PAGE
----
Richmond, VA—It can be difficult to determine whether a case of the sniffles and congestion are the result of allergies or a cold. Local doctors offer advice on telling the difference, and how to best treat either malady.
A transition happens every years during the first few weeks of March, as cold and flu season winds down and allergy season begins. Doctor Patrick Woodward says that during this time of year, a mix of patients is battling either a cold or allergies.
Some symptoms point directly to a cold, while others usually mean allergies: "If they've got sneezing, it's allergy, if they've got congestion and coughing and aching then a lot of time it's end of the winter colds," advises Dr. Woodward.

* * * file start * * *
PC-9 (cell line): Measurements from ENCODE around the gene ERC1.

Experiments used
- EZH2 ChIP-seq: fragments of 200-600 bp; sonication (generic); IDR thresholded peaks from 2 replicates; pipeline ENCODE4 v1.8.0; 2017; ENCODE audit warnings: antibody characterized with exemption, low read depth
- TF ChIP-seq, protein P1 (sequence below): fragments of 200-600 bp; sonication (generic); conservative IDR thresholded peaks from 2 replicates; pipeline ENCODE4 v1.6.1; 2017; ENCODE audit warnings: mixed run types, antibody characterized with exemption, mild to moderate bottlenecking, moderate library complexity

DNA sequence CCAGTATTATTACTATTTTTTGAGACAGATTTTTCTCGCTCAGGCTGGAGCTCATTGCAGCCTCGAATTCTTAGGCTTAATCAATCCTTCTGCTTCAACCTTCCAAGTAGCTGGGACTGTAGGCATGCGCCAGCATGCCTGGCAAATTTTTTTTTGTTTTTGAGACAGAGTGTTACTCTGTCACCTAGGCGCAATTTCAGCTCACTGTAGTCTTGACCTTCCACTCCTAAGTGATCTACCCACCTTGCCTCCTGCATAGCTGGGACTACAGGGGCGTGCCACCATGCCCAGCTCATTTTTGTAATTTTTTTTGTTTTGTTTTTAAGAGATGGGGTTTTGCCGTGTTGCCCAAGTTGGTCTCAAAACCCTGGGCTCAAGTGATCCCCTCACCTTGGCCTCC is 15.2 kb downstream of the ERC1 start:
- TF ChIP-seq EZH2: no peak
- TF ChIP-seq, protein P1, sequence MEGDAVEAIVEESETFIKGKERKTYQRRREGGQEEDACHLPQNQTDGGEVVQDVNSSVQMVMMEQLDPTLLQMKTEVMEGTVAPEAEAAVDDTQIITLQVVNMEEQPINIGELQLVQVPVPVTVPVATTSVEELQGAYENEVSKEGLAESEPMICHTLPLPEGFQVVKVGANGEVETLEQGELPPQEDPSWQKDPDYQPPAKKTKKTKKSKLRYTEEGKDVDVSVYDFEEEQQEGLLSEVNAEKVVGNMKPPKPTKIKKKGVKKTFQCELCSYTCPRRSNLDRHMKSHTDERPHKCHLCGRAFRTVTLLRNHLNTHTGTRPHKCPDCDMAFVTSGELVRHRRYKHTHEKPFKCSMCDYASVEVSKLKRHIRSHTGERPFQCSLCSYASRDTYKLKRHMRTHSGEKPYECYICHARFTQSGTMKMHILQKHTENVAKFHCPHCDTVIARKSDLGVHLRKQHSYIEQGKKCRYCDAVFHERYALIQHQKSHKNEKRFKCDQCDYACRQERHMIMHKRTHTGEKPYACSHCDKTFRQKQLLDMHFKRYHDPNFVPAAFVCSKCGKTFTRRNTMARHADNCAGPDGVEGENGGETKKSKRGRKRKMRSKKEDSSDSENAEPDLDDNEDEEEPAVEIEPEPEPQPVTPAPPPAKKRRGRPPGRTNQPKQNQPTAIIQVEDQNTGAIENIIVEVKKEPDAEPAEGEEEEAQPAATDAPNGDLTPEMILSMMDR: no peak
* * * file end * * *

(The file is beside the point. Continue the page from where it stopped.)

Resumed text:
He also warns that the sneezing will probably increase, as allergy season is just beginning.
"Even though we haven't seen all the pollen on the cars and green dust and stuff, pollen counts are really spiking now from the trees."
If someone can't tell if they are suffering from a cold or allergies, a trip to the doctor can help clear up any confusion. Doctor Woodward says, generally, over-the-counter medicines can offer relief.
"A lot of symptoms and the way we treat them overlap between colds and allergies; anti-histamines like Clairtin, Allegra, Zertac, Benedryl will help to control congestion in either one. Some decongestants like Sudafed if you have a runny nose will also help."
Copyright 2013 by Young Broadcasting of Richmond
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